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To Boldly Go: (Auto)Mobility in 20th Century American Masculine Identity




Brissey, Robert Jr

Type of Degree

PhD Dissertation



Restriction Status


Restriction Type

Auburn University Users

Date Available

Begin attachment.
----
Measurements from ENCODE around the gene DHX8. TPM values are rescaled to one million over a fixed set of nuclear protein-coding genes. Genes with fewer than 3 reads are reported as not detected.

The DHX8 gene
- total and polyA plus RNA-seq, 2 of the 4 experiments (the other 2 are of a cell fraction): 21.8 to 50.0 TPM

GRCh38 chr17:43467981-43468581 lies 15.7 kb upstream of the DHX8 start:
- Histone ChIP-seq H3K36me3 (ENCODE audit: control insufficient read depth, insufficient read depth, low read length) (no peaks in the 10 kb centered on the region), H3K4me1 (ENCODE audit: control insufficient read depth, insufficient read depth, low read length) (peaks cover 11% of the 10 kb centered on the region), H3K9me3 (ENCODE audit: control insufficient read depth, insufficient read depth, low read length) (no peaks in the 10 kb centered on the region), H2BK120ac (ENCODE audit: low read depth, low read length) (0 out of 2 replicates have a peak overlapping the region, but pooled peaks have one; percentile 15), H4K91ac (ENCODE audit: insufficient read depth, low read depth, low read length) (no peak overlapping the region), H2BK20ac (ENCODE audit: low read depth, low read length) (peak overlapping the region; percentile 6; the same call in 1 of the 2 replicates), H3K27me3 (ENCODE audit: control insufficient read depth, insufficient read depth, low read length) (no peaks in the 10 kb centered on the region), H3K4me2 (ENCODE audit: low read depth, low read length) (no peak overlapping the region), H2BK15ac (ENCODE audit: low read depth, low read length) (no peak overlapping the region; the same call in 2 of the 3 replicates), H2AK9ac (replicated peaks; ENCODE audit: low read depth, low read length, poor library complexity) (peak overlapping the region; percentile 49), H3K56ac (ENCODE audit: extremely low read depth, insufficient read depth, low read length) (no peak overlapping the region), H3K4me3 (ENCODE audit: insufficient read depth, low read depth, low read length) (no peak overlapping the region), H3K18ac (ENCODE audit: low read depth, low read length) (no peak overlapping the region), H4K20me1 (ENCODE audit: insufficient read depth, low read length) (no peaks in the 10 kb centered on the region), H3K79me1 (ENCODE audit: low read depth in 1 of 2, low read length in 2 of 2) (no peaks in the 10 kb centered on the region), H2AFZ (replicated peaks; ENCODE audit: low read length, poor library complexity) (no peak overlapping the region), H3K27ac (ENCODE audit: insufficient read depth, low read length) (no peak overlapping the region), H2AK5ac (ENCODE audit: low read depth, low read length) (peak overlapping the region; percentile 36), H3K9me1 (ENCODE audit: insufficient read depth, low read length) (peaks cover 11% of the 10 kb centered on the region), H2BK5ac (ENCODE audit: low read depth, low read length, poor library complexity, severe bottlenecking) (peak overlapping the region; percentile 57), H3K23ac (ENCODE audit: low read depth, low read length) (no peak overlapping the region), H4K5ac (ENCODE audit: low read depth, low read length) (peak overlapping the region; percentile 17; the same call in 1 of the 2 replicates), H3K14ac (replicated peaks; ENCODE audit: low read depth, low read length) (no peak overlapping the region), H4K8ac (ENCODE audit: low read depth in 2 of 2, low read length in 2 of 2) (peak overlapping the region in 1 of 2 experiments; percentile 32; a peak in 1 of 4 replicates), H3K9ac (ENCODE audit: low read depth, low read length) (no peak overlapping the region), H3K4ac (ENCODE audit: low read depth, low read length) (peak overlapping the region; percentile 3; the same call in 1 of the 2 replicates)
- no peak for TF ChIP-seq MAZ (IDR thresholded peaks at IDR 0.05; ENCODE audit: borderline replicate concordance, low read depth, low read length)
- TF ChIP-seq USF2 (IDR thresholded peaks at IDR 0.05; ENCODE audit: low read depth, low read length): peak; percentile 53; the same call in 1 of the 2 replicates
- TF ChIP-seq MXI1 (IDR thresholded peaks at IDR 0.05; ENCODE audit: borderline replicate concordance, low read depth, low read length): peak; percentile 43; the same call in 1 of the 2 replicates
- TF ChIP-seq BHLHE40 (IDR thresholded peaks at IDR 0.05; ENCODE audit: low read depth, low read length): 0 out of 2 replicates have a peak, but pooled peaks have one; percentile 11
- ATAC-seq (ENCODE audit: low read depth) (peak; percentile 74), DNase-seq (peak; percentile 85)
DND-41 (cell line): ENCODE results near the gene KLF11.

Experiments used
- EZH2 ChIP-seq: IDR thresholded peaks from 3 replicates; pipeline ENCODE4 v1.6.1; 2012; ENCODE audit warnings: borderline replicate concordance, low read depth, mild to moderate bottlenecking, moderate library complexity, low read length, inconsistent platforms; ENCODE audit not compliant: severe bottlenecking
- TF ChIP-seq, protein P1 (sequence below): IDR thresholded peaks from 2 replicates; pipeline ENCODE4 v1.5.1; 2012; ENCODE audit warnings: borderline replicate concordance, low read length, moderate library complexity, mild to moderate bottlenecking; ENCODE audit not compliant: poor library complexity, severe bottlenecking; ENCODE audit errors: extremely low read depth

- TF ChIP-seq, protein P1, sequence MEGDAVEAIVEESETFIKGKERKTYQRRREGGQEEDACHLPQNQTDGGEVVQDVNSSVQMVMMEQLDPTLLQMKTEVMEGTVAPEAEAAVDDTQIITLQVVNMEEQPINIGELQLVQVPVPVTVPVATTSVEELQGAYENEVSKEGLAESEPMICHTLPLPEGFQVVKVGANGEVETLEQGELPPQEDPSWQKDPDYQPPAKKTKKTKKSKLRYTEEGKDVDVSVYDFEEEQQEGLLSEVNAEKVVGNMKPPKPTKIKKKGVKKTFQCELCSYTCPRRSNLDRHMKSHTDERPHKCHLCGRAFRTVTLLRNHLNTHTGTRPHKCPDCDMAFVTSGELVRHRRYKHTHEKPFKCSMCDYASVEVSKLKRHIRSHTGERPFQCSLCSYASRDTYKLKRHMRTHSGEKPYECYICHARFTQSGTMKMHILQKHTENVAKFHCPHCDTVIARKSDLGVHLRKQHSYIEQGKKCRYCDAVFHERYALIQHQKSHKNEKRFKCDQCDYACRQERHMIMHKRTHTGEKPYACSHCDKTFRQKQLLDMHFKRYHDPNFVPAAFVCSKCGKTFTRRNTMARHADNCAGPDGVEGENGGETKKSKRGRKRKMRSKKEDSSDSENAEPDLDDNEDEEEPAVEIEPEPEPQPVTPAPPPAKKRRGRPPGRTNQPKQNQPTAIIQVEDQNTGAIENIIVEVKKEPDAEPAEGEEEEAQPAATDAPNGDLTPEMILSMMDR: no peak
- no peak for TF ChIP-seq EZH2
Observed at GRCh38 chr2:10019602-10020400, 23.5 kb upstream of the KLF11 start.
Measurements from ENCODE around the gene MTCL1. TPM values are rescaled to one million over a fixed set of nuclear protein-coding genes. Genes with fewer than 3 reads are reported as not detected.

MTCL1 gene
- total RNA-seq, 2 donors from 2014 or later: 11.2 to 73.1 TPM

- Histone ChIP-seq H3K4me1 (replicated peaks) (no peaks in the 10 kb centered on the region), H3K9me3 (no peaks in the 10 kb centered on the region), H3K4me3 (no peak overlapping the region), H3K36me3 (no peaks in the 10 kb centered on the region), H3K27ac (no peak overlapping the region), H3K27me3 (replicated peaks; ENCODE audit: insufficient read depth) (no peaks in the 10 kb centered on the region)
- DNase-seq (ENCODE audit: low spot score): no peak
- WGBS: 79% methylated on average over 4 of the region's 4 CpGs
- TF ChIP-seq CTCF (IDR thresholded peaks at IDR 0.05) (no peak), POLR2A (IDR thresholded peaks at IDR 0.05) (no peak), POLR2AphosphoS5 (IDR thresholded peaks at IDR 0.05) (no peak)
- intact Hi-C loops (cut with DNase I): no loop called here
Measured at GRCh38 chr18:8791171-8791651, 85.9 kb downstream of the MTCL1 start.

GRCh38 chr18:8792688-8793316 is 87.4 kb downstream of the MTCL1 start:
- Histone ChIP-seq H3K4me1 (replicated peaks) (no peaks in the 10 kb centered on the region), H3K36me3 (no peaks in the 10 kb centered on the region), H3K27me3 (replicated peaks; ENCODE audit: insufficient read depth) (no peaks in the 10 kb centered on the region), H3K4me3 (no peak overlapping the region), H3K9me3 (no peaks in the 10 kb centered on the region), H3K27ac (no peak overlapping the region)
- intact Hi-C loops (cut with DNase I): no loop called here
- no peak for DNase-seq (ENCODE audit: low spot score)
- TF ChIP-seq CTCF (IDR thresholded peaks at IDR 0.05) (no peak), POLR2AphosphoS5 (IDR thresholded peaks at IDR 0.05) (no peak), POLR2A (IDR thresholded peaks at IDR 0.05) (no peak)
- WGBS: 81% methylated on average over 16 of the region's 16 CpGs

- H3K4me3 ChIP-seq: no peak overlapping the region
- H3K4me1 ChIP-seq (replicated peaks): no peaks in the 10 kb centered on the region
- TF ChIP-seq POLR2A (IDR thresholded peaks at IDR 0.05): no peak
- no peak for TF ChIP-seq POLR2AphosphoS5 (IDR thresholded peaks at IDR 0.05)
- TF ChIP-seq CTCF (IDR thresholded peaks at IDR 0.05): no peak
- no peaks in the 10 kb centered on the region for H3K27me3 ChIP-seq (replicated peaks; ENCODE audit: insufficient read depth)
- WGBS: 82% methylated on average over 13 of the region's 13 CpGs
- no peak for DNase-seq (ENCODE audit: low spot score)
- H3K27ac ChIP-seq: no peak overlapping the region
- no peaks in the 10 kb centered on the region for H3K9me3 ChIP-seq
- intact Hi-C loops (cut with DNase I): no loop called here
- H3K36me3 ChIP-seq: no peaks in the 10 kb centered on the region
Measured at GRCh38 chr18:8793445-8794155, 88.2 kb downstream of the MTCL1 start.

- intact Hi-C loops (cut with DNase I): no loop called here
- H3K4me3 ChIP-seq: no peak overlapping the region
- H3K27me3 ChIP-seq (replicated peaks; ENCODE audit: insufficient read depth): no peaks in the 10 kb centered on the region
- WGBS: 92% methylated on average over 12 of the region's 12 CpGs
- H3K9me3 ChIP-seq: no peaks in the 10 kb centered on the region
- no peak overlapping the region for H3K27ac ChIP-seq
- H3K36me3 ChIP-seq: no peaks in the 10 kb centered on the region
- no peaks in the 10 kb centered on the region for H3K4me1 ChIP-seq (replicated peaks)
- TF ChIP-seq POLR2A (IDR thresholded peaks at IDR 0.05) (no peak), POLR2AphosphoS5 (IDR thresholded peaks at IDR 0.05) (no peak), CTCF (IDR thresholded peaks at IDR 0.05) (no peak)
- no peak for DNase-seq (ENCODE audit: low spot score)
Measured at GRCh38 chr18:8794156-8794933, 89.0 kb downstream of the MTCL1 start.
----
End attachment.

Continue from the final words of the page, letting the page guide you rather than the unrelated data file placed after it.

Abstract This project explores the relationship between masculinity, automobility, and American culture. Moving from the Gilded Age through the middle 20th century, this dissertation describes the changes to automobility with regard to issues of access, symbolic and/or cultural importance, and evolving purposes as they pertain to the lived experiences of American men. Building on the sociological theoretical approaches of both mobility and masculinity in America, I provide a literary focus upon which to evaluate the impact of the automobile on men as they attempt to prove themselves as men in the first half of the 20th century. In The Great Gatsby, we see the automobile emerge as a plaything for the careless rich even as it becomes adapted to a mechanism for masculine control. In The Grapes of Wrath, the burgeoning used automobile market becomes adapted to the purpose of coercive mobility as the Joad men struggle to find work and self-definition. In Richard Wright and Ralph Ellison, this project develops a mobile agency spectrum upon which to place Native Son, Invisible Man, “Big Boy Leaves Home,” and “Cadillac Flambé” to measure the response of restrictions to automobility upon Black masculine subjectivity. Finally, Kerouac’s On the Road provides a roadmap for the realization of polymobile masculine subjectivity in the form of found communities in the context of non-public, ephemeral ridesharing. Within the hegemonic paradigm, men find themselves in crisis as opportunities and mechanisms for “making oneself a man” become more and more alienated due to pressures of industrialization, capitalism, and racism. The overall symbolic arc of the automobile is contextualized in the changes to the needs and opportunities for men to prove themselves as men personally and socially. The elusive polymobile masculine subject emerges as a response to such mandatory proving by situating mobility as a human need rather than a demonstration of hegemonic masculine belonging. The “Self-Made Man” mythology is problematized and ultimately replaced by a collectivist, non-violent methodology by which men recognize the shared needs and desires for mobility in the Other.